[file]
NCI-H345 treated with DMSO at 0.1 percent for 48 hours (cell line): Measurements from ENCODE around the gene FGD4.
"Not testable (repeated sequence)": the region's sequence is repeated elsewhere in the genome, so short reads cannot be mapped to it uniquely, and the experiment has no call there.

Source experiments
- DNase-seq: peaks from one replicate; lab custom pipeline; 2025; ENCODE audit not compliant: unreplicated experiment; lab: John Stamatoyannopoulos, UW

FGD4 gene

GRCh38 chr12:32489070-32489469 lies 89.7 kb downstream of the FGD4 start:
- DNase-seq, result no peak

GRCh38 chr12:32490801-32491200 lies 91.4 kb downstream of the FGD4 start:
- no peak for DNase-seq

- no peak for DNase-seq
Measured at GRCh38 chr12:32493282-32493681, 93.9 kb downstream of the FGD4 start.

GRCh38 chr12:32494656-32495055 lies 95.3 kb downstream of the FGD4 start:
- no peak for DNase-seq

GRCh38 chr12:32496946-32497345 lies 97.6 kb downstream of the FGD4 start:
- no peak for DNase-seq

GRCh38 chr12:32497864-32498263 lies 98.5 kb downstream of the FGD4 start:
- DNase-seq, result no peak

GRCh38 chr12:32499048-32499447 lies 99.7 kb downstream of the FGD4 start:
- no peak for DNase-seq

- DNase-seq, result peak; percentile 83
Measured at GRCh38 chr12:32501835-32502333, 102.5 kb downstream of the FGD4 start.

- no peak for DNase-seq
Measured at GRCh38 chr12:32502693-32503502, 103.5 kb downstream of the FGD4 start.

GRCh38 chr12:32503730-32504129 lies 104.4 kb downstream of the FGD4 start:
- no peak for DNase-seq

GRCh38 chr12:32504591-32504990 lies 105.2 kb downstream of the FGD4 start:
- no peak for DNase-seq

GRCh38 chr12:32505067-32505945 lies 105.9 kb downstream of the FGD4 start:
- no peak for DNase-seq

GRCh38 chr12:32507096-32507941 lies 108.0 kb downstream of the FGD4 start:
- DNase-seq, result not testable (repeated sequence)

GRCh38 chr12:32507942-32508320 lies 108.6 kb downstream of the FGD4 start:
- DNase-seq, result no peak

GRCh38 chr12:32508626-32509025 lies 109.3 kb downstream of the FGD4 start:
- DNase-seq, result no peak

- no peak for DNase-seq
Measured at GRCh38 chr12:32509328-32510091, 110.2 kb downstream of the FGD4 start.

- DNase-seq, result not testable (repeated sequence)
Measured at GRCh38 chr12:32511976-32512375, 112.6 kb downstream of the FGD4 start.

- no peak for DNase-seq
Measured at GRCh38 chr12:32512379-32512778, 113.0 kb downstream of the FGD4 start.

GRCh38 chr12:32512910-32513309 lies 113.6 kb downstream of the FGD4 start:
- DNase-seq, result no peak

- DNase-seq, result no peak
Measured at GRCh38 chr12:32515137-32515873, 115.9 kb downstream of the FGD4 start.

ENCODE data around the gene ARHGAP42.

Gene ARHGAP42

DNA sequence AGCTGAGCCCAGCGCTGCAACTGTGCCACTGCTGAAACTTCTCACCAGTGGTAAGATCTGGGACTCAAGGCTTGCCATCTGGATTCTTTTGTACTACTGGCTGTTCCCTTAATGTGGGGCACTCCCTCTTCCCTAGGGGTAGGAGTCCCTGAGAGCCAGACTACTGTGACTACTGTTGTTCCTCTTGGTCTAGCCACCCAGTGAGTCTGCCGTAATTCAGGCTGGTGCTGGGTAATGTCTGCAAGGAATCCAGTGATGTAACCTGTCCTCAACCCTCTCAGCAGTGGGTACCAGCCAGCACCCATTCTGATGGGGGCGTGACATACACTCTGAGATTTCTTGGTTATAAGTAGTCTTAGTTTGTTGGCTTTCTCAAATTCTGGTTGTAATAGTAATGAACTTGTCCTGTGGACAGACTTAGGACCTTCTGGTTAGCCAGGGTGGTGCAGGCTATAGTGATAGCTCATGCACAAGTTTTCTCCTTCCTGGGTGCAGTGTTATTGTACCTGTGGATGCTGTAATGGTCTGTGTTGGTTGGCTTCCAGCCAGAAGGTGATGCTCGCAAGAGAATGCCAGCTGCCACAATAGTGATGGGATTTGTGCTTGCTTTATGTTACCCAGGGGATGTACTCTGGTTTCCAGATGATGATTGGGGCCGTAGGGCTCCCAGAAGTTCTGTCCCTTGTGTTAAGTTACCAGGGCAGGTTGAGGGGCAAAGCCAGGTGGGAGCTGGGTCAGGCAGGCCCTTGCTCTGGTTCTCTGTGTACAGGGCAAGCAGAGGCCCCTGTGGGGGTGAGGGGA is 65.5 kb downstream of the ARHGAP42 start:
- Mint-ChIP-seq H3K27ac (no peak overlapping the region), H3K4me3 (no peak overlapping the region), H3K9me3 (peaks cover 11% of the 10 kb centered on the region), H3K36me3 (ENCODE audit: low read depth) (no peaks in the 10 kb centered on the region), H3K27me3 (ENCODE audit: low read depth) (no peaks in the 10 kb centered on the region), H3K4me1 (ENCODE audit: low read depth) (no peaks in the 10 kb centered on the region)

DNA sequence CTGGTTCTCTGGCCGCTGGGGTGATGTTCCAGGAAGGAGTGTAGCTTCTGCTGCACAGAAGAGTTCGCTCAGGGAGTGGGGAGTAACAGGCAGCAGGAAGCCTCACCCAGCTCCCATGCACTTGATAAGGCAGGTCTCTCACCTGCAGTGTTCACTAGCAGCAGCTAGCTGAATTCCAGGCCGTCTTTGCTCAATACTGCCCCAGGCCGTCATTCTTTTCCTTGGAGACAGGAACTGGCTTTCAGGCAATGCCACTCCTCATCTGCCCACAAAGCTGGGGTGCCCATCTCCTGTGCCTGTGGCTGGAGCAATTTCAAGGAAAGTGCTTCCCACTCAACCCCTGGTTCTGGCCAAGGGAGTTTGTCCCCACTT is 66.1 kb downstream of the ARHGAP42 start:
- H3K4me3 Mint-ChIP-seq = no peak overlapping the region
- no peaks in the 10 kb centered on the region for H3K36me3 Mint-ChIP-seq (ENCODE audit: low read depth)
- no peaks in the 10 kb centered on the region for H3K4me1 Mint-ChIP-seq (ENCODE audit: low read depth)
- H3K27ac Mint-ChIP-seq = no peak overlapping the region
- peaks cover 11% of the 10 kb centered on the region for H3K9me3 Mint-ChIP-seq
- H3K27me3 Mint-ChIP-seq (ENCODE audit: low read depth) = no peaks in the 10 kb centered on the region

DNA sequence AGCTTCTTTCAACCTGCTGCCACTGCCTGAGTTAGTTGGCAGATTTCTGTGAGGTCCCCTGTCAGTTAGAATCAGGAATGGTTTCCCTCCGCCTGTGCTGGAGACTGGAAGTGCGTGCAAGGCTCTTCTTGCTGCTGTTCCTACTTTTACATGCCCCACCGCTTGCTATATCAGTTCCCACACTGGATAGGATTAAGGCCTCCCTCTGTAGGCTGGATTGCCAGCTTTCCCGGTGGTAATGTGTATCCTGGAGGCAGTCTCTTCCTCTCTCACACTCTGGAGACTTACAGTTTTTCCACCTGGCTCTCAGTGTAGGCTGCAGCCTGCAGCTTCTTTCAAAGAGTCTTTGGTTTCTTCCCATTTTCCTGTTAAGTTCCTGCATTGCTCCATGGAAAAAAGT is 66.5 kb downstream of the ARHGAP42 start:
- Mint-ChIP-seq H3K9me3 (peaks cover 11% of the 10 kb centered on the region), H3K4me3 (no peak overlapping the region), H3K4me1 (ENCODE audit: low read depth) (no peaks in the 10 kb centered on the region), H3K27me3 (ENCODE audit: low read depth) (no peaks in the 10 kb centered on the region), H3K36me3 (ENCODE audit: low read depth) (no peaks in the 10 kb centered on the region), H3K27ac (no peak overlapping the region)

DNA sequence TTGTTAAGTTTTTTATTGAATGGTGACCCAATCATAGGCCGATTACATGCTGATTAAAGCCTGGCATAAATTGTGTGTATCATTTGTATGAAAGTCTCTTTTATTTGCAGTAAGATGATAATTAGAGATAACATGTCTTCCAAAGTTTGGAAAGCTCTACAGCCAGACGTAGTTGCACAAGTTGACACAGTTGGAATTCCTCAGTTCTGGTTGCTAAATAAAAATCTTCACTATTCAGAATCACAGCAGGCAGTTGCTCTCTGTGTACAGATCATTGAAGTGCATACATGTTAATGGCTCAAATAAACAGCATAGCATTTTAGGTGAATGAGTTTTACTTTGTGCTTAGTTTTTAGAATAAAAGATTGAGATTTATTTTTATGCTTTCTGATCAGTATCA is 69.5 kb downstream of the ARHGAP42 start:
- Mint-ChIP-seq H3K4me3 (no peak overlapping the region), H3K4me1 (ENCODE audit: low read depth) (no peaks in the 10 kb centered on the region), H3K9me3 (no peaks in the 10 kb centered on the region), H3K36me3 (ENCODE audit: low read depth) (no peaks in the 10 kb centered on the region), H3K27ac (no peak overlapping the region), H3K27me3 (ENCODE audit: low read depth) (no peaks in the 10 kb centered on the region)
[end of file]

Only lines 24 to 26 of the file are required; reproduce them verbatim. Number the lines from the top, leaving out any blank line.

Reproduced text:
GRCh38 chr12:32503730-32504129 lies 104.4 kb downstream of the FGD4 start:
- no peak for DNase-seq

GRCh38 chr12:32504591-32504990 lies 105.2 kb downstream of the FGD4 start: